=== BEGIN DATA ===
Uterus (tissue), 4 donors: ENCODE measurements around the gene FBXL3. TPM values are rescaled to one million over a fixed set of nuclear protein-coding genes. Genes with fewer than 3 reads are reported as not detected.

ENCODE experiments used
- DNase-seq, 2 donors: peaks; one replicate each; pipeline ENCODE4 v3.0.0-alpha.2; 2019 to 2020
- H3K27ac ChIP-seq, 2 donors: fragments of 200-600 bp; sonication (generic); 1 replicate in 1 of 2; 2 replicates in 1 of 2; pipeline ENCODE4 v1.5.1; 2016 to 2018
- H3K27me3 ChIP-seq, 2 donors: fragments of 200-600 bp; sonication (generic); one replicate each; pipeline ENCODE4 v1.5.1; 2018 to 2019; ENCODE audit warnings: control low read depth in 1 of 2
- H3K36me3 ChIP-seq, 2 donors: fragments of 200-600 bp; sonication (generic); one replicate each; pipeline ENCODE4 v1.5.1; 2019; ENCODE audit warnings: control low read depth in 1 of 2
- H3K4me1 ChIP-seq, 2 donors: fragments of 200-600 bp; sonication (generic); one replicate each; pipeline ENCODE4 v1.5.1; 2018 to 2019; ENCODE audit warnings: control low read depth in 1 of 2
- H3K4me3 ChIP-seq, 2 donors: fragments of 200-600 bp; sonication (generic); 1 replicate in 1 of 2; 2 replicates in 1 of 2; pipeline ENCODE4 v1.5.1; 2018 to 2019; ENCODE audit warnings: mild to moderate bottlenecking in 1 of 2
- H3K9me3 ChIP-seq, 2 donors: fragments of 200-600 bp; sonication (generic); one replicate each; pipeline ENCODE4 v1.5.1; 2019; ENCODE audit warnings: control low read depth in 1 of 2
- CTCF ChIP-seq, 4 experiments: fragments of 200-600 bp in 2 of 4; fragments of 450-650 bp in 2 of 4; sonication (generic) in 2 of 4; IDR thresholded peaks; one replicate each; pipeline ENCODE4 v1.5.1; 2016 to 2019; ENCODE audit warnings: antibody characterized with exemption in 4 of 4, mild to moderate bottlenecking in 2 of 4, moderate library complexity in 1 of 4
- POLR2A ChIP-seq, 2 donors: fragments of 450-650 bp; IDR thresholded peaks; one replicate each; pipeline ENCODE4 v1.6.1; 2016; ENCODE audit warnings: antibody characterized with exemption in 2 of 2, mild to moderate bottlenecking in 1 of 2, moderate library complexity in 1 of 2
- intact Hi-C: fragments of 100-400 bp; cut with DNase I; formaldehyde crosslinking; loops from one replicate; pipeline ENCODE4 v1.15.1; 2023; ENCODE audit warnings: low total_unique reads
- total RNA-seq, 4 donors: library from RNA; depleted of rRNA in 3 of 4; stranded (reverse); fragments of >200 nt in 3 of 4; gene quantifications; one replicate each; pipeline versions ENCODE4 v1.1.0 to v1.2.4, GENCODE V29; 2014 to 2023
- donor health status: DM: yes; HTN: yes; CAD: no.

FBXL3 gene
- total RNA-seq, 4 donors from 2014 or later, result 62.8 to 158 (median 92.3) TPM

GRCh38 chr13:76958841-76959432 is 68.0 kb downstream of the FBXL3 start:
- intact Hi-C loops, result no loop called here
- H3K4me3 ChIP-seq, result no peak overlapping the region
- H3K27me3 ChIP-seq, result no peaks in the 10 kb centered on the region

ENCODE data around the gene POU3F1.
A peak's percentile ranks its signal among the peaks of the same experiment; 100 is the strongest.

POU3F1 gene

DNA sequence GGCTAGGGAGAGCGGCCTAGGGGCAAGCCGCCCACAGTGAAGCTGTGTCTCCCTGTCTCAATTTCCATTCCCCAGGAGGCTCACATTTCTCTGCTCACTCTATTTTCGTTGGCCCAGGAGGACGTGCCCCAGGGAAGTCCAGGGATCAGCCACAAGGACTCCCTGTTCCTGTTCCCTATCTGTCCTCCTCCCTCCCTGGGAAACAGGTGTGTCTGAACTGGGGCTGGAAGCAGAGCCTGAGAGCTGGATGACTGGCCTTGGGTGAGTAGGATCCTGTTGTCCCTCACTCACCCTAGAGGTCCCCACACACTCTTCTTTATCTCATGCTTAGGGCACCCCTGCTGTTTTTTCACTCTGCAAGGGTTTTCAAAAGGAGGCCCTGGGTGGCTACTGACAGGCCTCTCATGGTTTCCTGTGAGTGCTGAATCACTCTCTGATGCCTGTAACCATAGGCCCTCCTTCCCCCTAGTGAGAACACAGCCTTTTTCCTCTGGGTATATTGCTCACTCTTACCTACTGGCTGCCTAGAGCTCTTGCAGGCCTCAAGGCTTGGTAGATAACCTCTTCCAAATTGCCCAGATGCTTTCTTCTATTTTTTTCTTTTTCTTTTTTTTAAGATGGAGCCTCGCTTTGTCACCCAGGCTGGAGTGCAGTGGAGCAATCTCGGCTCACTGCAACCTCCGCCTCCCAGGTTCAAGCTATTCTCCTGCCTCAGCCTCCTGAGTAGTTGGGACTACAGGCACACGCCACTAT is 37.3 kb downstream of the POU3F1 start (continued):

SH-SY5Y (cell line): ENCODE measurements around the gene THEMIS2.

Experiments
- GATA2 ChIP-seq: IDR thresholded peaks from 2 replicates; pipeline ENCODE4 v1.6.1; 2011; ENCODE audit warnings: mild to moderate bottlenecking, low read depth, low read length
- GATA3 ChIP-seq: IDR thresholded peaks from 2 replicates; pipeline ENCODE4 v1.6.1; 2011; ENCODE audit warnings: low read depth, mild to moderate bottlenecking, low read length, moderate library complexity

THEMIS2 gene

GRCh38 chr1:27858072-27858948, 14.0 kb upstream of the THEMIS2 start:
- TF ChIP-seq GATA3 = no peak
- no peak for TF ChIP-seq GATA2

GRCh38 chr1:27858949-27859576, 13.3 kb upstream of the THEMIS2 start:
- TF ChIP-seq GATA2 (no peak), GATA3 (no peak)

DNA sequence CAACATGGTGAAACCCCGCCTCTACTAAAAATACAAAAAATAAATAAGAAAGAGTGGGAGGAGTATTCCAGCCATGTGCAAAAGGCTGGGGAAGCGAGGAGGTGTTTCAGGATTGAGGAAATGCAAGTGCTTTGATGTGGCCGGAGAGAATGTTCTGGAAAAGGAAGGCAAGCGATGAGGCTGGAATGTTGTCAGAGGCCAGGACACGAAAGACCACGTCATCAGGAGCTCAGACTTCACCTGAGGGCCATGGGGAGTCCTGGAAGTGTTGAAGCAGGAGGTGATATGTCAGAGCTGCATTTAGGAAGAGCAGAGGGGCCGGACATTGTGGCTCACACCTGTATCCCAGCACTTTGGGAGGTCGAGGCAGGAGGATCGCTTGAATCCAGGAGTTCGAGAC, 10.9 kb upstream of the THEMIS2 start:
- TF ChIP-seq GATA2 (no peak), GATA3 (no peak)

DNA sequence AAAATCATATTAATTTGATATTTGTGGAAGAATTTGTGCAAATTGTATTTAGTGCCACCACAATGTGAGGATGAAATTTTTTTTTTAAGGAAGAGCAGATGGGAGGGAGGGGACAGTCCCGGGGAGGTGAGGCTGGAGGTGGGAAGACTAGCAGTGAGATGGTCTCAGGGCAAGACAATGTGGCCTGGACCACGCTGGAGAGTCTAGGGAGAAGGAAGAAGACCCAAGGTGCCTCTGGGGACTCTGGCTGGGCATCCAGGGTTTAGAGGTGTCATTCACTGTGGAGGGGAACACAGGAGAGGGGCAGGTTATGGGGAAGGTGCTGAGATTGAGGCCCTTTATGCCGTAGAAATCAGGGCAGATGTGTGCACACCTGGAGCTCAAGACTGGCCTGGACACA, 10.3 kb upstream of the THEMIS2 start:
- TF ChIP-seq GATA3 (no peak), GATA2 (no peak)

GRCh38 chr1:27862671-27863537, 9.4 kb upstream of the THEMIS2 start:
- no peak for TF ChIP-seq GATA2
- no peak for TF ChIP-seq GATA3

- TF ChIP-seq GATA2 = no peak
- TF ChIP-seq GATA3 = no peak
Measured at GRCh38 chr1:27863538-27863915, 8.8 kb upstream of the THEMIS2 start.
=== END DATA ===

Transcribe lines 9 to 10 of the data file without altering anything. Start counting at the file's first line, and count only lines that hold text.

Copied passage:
- H3K9me3 ChIP-seq, 2 donors: fragments of 200-600 bp; sonication (generic); one replicate each; pipeline ENCODE4 v1.5.1; 2019; ENCODE audit warnings: control low read depth in 1 of 2
- CTCF ChIP-seq, 4 experiments: fragments of 200-600 bp in 2 of 4; fragments of 450-650 bp in 2 of 4; sonication (generic) in 2 of 4; IDR thresholded peaks; one replicate each; pipeline ENCODE4 v1.5.1; 2016 to 2019; ENCODE audit warnings: antibody characterized with exemption in 4 of 4, mild to moderate bottlenecking in 2 of 4, moderate library complexity in 1 of 4